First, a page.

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Phi in DNA structure
1. Introduction
This article is devoted to the dimesions of the DNA molecule based on the research by Mark E. Curtis [1]. It is well known that each complete turn of the DNA double helix measures 21 amstrongs wide by 34 amgstrongs long. 34 and 21 are two consecutive numbers in the Fibonacci series. Therefore their ratio, 1.6190476 closely approximates the Golden Ratio φ=1.6180339...
Almost 20 years ago, Mark E. Curtis began an investigation into the structure of DNA with the intention of producing a series of drawings and paintings of the double helix [1]. He embarked on scale drawings of the helical structure using the standard textbook dimensions that derive from xray diffraction data. In the course of his work, discrepancies emerged, and it became clear to him that the Crick and Watson structure [2] did not conform to geometric principles. Indeed his attempts to translate their theory from 2D into 3D ran into considerable topological problems. He discovered that a growing minority do recognise flaws in Crick and Watson’s conclusions, specifically in terms of its topology and thereby the ability of the structure to replicate itself. Although some research has even gone so far as to question the very existence of the double helical structure itself, his proposal retains the double helix as its fundamental basis.
Without compromising the essence of their structure, Mark E. Curtis proposed a resolution of the geometrical inconsistencies by means of a simple change in the position of alignment between the purines and pyrimidines. This realignment is founded entirely upon geometric principles. Furthermore, a set of simple mathematical relationships involving Sacred Geometry describe a threedimensional geometric helix that conforms to the known ratios of DNA. This rereading of DNA engenders a high simplicity and purity when applied to the molecular structure of the bases.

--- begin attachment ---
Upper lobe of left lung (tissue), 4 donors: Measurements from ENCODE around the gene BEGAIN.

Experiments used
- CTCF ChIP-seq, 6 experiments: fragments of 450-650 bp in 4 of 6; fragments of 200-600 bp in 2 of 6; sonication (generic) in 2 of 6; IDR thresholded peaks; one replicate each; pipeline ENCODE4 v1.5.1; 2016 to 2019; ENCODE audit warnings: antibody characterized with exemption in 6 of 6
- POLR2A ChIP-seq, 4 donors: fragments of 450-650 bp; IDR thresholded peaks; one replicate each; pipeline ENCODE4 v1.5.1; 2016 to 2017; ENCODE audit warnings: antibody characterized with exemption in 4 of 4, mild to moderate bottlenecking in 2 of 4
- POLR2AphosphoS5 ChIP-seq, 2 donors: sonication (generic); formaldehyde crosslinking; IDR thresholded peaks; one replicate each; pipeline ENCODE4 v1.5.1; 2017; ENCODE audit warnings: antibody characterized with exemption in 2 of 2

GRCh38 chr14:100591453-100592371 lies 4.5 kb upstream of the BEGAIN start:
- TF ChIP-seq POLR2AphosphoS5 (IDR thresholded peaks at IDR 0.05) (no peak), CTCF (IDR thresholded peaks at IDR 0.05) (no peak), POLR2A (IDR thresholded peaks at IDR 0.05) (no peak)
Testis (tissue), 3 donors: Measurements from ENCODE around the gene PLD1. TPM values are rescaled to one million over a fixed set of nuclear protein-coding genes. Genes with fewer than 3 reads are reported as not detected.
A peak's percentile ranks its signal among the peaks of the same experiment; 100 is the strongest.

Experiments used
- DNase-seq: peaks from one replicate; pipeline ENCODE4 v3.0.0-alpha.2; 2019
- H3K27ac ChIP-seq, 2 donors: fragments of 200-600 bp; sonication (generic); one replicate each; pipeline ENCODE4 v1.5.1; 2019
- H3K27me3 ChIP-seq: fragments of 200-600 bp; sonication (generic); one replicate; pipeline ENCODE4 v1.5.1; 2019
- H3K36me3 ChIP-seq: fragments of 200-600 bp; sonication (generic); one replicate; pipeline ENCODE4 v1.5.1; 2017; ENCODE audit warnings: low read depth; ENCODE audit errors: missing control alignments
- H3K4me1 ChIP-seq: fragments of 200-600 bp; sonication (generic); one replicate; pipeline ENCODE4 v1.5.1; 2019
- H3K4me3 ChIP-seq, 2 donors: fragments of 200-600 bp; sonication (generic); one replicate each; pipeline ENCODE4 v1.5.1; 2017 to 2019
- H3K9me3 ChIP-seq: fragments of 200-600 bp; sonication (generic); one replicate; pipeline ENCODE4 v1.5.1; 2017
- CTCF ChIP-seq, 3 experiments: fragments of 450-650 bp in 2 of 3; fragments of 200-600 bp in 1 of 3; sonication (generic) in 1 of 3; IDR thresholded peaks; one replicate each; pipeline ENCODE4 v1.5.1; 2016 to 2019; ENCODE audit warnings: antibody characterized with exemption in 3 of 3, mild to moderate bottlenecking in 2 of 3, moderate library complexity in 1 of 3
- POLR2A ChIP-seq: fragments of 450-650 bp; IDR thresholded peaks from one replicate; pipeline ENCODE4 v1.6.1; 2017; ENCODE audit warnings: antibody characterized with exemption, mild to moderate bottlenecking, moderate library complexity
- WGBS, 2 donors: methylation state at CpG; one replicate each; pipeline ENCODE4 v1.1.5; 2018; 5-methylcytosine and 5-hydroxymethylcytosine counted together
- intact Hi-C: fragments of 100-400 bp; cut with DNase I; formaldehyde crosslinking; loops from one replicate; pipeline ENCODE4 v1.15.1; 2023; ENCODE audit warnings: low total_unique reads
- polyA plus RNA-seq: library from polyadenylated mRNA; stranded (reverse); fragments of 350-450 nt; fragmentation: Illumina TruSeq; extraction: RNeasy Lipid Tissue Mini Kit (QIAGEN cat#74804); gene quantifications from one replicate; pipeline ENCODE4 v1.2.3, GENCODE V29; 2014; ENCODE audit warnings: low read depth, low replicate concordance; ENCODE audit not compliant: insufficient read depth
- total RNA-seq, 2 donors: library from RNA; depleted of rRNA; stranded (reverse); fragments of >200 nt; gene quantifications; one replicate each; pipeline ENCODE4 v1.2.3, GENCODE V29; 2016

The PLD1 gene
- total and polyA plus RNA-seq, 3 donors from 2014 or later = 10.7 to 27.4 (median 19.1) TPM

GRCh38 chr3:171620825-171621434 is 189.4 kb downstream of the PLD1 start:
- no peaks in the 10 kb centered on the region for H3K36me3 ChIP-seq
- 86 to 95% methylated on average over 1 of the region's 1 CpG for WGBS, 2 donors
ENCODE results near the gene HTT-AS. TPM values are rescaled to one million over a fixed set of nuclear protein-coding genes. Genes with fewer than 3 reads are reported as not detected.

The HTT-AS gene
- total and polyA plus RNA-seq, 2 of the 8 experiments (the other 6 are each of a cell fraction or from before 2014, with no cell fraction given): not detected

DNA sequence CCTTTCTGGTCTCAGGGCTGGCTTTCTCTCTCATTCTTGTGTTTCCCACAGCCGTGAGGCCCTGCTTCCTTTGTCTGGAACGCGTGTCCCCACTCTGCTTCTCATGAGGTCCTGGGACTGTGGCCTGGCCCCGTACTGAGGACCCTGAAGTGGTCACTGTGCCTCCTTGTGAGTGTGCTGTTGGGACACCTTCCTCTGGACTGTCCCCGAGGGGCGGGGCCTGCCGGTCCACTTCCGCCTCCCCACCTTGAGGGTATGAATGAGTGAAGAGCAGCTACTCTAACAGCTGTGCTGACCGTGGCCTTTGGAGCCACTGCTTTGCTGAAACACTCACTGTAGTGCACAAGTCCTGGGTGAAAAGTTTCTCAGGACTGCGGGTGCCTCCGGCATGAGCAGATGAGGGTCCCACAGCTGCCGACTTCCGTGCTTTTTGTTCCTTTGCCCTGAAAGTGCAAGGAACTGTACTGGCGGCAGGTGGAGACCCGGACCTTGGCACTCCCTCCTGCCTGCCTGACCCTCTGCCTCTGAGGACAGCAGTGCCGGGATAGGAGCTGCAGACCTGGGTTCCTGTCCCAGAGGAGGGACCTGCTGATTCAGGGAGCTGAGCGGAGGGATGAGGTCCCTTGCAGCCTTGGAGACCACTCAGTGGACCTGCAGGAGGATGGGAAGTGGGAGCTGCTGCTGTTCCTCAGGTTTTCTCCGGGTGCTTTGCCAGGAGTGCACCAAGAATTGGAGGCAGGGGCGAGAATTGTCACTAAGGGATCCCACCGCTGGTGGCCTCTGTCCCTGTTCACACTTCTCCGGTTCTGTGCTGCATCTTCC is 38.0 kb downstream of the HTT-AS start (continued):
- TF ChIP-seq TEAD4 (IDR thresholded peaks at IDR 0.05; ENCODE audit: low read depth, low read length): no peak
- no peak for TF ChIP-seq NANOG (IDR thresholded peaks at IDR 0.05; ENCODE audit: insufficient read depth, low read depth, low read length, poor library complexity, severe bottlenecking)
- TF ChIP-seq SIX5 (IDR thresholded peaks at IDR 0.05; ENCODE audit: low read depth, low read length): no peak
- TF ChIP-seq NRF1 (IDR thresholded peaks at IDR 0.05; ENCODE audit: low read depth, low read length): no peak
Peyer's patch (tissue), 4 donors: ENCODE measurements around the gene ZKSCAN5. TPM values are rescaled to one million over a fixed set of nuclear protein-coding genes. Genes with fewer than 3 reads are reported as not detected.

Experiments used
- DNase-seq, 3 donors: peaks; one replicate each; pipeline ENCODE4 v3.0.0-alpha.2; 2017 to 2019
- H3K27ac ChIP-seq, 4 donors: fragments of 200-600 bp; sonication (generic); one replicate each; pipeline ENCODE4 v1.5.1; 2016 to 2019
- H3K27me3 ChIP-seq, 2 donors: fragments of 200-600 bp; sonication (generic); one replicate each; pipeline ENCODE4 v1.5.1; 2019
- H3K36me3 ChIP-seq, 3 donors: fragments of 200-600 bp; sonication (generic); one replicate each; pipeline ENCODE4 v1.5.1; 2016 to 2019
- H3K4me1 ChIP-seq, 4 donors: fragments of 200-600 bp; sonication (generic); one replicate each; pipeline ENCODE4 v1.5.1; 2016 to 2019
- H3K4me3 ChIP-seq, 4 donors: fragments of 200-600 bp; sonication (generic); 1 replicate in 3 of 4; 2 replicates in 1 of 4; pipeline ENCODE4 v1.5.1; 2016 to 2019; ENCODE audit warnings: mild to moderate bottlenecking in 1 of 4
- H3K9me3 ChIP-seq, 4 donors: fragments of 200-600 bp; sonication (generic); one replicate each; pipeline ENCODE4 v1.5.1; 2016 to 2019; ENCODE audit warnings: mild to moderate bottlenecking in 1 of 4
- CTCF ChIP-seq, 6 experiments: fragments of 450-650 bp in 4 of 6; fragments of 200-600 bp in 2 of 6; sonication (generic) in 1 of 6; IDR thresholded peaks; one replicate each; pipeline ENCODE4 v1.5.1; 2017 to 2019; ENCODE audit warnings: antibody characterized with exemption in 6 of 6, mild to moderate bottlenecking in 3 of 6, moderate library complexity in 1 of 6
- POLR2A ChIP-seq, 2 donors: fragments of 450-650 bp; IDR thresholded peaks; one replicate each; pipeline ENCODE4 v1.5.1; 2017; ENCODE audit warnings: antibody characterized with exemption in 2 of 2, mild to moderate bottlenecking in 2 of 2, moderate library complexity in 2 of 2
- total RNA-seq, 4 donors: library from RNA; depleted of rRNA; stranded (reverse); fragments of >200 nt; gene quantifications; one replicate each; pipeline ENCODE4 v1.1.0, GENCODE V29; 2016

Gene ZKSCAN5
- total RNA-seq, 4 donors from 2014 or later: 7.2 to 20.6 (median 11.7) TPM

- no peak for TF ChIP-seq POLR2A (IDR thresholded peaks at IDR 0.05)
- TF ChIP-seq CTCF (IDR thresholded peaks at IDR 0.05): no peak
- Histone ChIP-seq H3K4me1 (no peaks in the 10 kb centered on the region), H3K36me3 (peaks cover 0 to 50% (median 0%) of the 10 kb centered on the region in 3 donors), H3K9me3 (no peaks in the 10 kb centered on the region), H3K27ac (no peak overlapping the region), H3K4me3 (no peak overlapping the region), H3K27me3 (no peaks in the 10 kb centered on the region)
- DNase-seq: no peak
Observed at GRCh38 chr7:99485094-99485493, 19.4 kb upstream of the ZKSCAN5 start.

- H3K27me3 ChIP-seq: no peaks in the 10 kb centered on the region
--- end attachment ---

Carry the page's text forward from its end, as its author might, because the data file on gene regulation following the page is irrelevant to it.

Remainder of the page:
2. Sacred Geometry under the DNA molecule
Theoretically, it is possible to construct a helix from almost any series of polygons, there happens to be only one polygonal formation that would fulfil all the necessary criteria: ten regular pentagons orientated about a decagon (Figure 1).
Figure 1: Geometric structure of the DNA based on Sacred Geometry (reproduced from [1]): 
When translated into 3D, these pentagons would become prisms with all lengths equal (ii). A complete turn of the helix is formed by progressive rotation and extension of the ten regular pentagonal prisms (iii). The diameter of the helix (HD) and the height of the helix extension (HE) have a direct and constant proportional ratio to the pentagon edge length (PL) and the pentagon height (PD).
$$b=c\xb7\mathrm{cos}\left(36\right)=c\frac{\phi}{2}$$
$$a=2c\xb7\mathrm{cos(}36)=2c\xb7\sqrt{1(\frac{\phi}{2}{)}^{2}}$$
From the preceding figure, PL=a and PD=b+c obeys the following expression:
$$\mathrm{PD}\phantom{\rule{0.5em}{0ex}}=\phantom{\rule{0.5em}{0ex}}b\phantom{\rule{0.5em}{0ex}}+\phantom{\rule{0.5em}{0ex}}c\phantom{\rule{0.5em}{0ex}}=\phantom{\rule{0.5em}{0ex}}a\xb7\frac{1}{2\sqrt{1(\frac{\phi}{2}{)}^{2}}}\phantom{\rule{0.5em}{0ex}}+\phantom{\rule{0.5em}{0ex}}a\xb7\frac{\phi /2}{2\sqrt{1(\frac{\phi}{2}{)}^{2}}}\phantom{\rule{0.5em}{0ex}}=\phantom{\rule{0.5em}{0ex}}\frac{a}{2}\xb7\sqrt{\frac{2+\phi}{2\phi}}$$
from which the exact values of PD, HD and HE can be numerically dermined:
PD = 1.5388417686·PL
HD = 4·PD = 6.1553670744·PL
HE = 10·PL
Let's apply one of the known dimensions of the DNA to the above equations. The base height is known to be aproximately PL=3.4Å. Therefore we have
PD = 1.5388417686·PL = 5.23206201324 Å
HD = 6.1553670744·PL = 20.928248053 Å
HE = 10·PL = 34 Å